Shiitake (Lentinus edodes): Also called black mushrooms, Chinese black mushrooms, black forestShiitake mushrooms, and golden oak mushrooms. Here we have one of the most successfully cultivated mushrooms. The dark, almost pointy caps range from just 1" to a very large 8" in diameter. The color of the caps is usually dark brown, almost black, but sometimes you will find them with a variegated or crackled beige appearance. The wonderful woodsy aroma and flavor of shiitake intensifies when the mushroom is dried. Fresh shiitake should be firm and dry. The stems are always tough and should be re-moved before using. Shiitake can be grilled or broiled and they can star in simple stir-fries. Incidentally, shiitake mushrooms were used as models for the dancing and singing mushrooms in the movie Fantasia.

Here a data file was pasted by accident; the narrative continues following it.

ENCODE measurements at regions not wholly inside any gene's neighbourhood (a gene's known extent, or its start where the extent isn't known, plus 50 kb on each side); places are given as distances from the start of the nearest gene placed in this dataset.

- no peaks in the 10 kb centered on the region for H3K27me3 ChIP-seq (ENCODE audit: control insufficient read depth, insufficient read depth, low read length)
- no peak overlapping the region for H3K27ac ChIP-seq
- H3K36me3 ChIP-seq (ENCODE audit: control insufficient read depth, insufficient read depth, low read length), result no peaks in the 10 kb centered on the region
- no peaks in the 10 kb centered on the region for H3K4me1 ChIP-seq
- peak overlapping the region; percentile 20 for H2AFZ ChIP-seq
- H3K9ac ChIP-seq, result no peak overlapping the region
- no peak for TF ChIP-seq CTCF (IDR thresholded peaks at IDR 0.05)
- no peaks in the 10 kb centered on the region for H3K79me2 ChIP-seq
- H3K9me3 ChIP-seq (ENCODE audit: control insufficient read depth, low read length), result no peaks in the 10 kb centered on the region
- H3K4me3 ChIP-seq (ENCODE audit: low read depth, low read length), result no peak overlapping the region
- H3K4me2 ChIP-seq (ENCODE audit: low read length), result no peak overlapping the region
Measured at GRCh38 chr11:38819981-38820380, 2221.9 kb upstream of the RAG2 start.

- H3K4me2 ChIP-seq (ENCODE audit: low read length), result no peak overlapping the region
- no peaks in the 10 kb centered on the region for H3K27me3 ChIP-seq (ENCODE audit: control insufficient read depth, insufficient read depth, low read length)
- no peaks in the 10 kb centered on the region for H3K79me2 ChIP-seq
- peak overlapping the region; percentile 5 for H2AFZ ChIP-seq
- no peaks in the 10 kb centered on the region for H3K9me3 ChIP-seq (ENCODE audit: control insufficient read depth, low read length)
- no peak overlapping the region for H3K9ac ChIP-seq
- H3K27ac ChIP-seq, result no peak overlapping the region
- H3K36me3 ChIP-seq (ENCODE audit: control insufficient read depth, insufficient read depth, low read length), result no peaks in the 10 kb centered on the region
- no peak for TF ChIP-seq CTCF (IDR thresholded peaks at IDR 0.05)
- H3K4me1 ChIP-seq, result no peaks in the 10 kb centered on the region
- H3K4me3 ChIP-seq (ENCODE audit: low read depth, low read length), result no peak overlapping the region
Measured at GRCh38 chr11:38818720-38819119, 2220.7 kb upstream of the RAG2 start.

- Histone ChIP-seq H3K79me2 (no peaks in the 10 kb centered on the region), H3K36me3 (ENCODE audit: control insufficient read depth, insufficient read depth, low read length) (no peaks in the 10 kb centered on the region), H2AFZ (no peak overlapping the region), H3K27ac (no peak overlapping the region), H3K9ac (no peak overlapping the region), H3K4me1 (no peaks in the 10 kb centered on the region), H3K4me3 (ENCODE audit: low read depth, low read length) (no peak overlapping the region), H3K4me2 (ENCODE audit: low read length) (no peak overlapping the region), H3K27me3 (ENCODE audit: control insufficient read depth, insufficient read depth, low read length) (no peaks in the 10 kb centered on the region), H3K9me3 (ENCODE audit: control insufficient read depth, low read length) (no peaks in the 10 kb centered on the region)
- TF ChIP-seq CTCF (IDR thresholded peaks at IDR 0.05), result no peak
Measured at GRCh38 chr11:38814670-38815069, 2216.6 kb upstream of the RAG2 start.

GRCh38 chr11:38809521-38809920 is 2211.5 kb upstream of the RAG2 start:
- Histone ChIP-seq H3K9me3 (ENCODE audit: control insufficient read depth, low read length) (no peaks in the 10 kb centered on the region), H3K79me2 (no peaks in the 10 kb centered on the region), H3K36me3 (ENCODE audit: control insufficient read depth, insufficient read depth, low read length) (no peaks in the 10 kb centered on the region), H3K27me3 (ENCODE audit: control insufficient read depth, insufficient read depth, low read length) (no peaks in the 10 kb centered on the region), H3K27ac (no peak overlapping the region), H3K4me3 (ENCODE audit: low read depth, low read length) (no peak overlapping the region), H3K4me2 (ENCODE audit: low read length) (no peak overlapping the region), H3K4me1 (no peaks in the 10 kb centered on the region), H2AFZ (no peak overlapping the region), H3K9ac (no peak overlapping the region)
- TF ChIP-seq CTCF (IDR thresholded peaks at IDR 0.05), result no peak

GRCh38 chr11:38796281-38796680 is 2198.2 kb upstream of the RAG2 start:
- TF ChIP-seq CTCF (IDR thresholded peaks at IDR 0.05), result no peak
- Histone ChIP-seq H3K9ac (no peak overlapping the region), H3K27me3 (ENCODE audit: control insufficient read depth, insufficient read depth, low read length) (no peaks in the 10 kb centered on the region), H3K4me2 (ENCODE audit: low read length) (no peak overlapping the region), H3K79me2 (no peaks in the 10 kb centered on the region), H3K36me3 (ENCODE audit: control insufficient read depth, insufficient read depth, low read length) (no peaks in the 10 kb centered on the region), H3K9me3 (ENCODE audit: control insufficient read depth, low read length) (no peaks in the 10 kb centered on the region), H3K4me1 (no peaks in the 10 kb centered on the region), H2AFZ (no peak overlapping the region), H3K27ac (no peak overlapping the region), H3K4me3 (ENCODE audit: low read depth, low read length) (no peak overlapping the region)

TrufflesTruffles (Tuber spp.): Looks aren't everything. At first sight, a truffle looks like a lumpy, warty, rough, and irregularly shaped mass. But the flavor is smooth as velvet. Truffles are highly prized fungi that grow underground, most abundantly beneath certain oak and hickory trees in France and Italy. They are extremely expensive because it takes keen pigs and dogs to sniff out their spontaneous subterranean locations in the fall and winter. The average truffle is the size of a walnut, but they can grow up to 6" across. Many varieties exist, but black and white are the most important. Black truffles (nicknamed black diamonds) come from the Perigord region of France. The color is actually a dark brown or grayish purple-black. They have an incredibly earthy aroma and rich, subtle flavor with nutty under-tones. Slight cooking brings out the best flavor. White truffles are more fragrant and pungent, tan or light brown in color, and grow abundantly in the Piedmont region of Italy. Their musky, earthy aroma and flavor includes nuances of garlic and aged cheese, with an occasional peppery bite. White truffles are almost always added raw to Italian dishes, frequently shaved into wafers over pasta, risotto, and cheese sauces. When purchasing truffles, go by aroma. To store them, bury the truffles in rice grains and refrigerate up to 10 days. Use the truffle-flavored rice too. For an economical way to enjoy the flavor of truffles, buy truffle oil, store it in the refrigerator, and use within 1 year. Truffle oil is wonderful drizzled over bread, salads, pasta, risotto, polenta, seafood, or vegetables. Canned truffles are also available, but they have much less flavor than fresh and shrink to half their size, creating a denser consistency and darker color.